He was a true believer, right with God. So he had been justified. And then it says about him he was devout. Now what do we mean by that? Well, the first word "righteous" means he was justified, and this word means he was sanctified. If you were justified in the Old Testament, you were sanctified too. Justification, the work of God to declare you just, also carried, I believe, a changing component. I believe something happened even in an Old Testament person's life that changed the inside and they began to become a lover of God's Law. Witness Psalm 119, if you learn anything out of that you learn that David loved the law of God, and that's the heart of a just man, a man made just before God and a man being sanctified by God.
The word "devout" simply talks about the fact that this is a man who was concerned for the things of God. In fact, the classic translation of this... Very often this word "devout" is, and mark this, "cautious." That's a great word. He had been justified by God through his faith and he was cautious, which is to say he was careful as to how he treated God and responded to God's Word. He didn't live an irresponsible life. He lived a very careful, cautious life, careful to obey God, careful to honor God, so as to bring glory to God and to be an example to others. This...this defines his character. He was a man who had been justified. He was a man who was sanctified. This is a true remnant man. This is a true Jew. Not all Israel is Israel, not every Jew is a true Jew, Paul said. And he was right, here's a true one, here's one who truly knew God. Here is a one who has been declared righteous by God and who lives a life that’s cautious and careful, careful to honor God, careful to obey God. That's his character.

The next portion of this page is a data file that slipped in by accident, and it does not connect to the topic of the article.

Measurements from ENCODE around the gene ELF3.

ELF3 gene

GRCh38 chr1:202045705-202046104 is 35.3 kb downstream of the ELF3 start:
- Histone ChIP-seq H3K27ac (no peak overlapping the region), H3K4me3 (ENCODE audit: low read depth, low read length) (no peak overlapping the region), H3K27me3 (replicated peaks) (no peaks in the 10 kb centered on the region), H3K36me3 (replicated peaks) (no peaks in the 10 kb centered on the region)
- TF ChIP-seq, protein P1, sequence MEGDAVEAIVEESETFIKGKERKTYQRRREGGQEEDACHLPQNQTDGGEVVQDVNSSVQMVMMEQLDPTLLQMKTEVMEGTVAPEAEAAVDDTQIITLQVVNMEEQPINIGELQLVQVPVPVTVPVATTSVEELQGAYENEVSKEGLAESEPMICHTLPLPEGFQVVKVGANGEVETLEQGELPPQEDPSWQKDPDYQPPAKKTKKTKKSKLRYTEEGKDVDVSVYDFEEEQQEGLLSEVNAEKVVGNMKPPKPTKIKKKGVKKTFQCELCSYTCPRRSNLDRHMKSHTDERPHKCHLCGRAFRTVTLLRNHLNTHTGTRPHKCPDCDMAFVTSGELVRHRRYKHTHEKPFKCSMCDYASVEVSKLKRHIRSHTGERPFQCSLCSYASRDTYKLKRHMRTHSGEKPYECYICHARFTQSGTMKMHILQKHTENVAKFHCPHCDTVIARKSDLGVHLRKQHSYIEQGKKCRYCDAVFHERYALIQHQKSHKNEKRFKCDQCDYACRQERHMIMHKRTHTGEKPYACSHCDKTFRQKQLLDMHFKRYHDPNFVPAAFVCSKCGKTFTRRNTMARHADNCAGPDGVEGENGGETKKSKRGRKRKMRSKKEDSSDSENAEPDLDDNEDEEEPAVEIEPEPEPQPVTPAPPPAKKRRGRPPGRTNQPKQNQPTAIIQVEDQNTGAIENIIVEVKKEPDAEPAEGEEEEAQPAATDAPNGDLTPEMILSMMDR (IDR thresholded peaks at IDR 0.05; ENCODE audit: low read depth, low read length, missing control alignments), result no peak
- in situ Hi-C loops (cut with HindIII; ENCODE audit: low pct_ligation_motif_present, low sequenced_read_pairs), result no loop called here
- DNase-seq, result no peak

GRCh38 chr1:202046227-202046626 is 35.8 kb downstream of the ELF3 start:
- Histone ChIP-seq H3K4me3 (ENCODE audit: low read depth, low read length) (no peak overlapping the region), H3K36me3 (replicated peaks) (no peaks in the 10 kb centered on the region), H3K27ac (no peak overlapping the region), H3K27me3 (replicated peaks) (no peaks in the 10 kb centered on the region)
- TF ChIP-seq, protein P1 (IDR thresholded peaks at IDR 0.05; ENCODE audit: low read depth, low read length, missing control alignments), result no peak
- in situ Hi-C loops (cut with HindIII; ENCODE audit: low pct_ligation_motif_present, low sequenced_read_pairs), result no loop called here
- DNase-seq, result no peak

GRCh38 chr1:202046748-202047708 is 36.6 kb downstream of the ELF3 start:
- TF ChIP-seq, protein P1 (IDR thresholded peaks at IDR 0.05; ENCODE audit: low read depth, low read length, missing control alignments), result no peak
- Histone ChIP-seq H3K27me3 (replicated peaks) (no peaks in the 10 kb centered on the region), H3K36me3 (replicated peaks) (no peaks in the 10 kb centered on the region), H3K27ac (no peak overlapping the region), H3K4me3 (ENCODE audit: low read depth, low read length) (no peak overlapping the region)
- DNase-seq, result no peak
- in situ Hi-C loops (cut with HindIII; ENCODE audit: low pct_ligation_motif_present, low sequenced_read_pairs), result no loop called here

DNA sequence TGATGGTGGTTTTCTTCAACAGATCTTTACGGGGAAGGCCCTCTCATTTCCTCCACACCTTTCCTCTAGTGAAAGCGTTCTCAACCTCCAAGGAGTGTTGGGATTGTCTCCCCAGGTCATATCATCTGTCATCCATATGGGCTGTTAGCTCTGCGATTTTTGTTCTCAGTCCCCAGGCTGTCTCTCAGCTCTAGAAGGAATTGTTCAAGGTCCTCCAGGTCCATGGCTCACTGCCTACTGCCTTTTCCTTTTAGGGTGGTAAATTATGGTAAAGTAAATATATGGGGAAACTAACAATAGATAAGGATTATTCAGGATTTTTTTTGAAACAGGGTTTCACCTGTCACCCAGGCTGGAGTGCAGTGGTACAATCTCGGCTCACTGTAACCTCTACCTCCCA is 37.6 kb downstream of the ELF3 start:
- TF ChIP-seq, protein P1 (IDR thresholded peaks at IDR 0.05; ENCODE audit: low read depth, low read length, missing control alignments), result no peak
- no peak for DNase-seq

Let's look at his theology. His theology is indicated also here. It tells us in verse 25 he was looking for the consolation of Israel. He was looking for the consolation of Israel. He was a futuristic pre-millennialist. He was not an amillennialist. He was a pre-millennialist. He was looking for the consolation of Israel, the [??]paraklesis, the help of Israel, the comfort of Israel.
In other words, he had a hope for the coming of Messiah. He had a hope for the coming of the King who would bring the promised kingdom, the kingdom that had been promised to David in the Davidic Covenant, the blessings, the flourishing that would come when the fulfillment of the Abrahamic Covenant took place. Everything promised to Abraham he thought would actually happen, everything promised to David he believed would actually happen. And all of that that was promised to Abraham, promised to David was reiterated repeatedly through the prophets, most particularly Isaiah and he believed the Old Testament and he interpreted it literally and he took it at face value and he was looking for the consolation of Israel. He was looking for a hope. It wasn't just personal. He wasn't looking just for personal salvation, he was looking for the national deliverance, he was looking for the promised kingdom, when the nation would be delivered from oppressors and enemies and most particularly delivered from sin and iniquity.
What do you mean by that? I mean that this is a man who cared about his people. You remember the apostle Paul was so passionate about the salvation of Israel that he said in Romans he could almost wish himself accursed for the sake of his brethren and almost...almost passionate for Israel's salvation to the point where he could say, "If I have to go to hell in exchange for them going to heaven, I'm almost at that point." That's pretty great passion.